Liability Prevention via Sustainability Standards and Metrics
(GEEC, LLC St. Louis MO 63105)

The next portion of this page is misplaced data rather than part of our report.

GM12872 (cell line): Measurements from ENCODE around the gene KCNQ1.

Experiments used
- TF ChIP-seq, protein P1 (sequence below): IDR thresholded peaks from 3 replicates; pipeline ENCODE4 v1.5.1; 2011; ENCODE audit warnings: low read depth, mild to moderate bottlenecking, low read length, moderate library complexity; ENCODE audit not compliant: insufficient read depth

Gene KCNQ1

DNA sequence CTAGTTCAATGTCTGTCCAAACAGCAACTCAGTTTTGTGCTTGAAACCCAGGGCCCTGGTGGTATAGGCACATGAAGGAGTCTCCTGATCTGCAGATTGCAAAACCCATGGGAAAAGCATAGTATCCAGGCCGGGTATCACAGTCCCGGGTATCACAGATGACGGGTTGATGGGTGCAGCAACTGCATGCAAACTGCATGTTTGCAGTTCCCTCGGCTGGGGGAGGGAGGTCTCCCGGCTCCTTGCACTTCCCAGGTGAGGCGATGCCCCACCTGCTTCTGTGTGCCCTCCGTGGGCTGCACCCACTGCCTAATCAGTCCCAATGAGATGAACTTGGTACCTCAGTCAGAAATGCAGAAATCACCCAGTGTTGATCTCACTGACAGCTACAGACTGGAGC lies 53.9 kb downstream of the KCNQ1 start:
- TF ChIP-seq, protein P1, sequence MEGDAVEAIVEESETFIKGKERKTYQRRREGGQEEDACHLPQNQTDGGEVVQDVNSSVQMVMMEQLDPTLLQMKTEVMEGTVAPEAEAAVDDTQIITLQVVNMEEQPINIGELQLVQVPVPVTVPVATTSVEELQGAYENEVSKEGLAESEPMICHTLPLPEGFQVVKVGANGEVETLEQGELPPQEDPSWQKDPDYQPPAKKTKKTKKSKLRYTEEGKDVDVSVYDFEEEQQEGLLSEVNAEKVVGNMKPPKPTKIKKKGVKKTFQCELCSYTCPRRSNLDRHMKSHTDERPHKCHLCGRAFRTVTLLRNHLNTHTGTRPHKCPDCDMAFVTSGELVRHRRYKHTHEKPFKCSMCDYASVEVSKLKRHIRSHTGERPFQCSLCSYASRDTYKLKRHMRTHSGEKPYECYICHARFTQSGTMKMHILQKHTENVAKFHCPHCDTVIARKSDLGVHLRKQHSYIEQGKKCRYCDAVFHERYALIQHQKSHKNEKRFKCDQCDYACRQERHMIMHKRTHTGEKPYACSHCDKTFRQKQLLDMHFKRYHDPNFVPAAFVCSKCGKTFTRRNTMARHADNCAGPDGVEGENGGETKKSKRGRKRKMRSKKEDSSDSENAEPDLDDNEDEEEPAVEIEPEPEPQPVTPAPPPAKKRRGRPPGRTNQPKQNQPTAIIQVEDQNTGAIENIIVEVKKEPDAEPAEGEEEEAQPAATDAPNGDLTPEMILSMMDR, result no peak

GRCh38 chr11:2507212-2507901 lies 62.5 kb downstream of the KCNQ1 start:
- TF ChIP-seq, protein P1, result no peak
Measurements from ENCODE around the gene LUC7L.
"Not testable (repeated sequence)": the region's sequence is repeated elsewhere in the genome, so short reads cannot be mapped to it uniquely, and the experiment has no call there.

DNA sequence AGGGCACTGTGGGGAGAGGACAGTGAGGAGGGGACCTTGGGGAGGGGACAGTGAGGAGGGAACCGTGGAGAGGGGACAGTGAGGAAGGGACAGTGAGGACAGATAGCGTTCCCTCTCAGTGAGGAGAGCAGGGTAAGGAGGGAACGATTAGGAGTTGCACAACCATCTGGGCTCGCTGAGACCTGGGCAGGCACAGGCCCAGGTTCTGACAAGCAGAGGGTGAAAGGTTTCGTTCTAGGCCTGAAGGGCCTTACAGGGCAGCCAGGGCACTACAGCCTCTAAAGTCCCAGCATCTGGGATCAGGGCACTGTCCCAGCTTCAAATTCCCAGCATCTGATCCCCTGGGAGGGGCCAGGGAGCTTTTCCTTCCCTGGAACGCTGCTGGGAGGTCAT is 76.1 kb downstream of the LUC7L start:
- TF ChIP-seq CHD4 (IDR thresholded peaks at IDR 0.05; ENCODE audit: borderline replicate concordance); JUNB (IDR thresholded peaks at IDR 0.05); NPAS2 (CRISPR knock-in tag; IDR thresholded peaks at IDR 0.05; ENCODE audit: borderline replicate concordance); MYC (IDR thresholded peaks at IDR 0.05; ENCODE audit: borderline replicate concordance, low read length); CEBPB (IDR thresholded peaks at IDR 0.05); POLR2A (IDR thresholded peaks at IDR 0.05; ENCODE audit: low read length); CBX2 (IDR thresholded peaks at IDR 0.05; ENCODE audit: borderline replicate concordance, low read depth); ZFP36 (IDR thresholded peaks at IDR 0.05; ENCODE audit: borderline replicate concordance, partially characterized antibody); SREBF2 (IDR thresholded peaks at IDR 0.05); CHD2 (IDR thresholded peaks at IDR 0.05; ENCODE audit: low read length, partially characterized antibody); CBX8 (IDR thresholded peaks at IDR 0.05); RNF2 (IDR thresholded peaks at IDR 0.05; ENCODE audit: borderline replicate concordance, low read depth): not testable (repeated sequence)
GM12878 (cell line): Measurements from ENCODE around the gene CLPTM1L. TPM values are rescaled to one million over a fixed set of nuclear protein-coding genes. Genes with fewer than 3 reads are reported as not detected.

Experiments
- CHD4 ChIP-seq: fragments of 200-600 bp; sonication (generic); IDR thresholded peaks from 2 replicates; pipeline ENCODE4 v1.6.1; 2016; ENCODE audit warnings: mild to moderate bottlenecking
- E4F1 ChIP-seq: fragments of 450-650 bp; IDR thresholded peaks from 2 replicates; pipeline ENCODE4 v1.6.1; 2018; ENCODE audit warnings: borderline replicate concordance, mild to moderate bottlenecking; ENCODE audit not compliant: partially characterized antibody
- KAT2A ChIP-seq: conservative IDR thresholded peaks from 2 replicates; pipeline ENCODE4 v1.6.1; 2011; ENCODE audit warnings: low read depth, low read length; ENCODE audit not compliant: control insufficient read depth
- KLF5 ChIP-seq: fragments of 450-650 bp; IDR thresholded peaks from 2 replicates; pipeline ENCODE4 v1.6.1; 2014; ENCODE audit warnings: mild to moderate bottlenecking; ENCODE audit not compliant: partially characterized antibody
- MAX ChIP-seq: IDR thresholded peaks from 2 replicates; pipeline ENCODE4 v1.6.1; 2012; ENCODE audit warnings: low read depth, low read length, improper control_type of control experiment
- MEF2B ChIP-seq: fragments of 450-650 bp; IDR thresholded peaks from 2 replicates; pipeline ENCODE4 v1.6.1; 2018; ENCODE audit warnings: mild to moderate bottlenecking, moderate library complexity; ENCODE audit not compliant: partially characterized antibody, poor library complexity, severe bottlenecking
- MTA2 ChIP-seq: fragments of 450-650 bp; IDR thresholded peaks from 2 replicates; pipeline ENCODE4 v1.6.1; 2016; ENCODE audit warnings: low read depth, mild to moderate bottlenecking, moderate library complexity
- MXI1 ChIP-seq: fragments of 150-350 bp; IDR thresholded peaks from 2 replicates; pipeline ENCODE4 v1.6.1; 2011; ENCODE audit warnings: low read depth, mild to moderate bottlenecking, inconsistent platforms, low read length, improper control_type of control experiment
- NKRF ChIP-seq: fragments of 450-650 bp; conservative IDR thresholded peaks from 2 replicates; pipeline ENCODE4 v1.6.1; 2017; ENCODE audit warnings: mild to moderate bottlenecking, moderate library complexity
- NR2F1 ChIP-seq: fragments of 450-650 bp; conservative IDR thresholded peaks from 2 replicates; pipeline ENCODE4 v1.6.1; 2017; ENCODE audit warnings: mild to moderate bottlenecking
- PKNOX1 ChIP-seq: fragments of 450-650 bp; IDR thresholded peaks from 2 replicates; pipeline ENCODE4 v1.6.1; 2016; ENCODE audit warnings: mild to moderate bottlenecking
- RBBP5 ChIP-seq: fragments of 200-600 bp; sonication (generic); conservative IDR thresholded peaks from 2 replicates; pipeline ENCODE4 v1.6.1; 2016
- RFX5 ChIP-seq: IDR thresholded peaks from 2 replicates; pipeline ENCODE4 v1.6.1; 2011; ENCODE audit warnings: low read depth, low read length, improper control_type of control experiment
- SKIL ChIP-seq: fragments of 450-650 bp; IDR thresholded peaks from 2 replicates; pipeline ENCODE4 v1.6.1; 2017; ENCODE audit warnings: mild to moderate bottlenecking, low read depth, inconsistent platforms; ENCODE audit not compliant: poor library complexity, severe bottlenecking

To remain competitive in the global marketplace for customers and investors, as well as avoiding liability risks that regulators may miss, semiconductor equipment manufacturing will need to stay one step ahead of emerging “sustainability” standards, including the Electronic Industry Code of Conduct (EICC). In addition to the demands of the EICC, Global Reporting Initiative, and other international standards, new standards are coming out of the American National Standards Institute and other bodies on sustainability and “life cycle analysis”. Semiconductor manufacturers face challenges to define their footprint from climate emissions to hazardous waste, energy use or labor practices. Industry “sustainability” standards will play a key part in making business operations and products more “sustainable” and resilient against future liability risks and regulatory mandates. A solid standard will metrics for measuring progress toward sustainability objectives and document resource-conservation and savings for the corporate bottom line – including the measurable benefit of avoiding liability, recalls, or significant loss of market share. Mr. Redick will outline the obligations this can entail for the supply chain and how to use standards to prevent liability, and also avoid creating liability for “greenwashing” under US federal and state laws. A comparison to the challenges raised by Restriction of Hazardous Substances (RoHS) laws will be made, with LCA providing one tool to test the validity of such “precautionary approaches” to managing waste streams. In time, a “Moore’s Corollary” to “Moore’s Law” on doubling of computer memory could lead to parallel goals to doubling of emissions reductions every 18 months (or ten years) to a reasonable target. Keywords: Sustainability, Standards, semiconductor, ANSI, EPA, green procurement, climate change.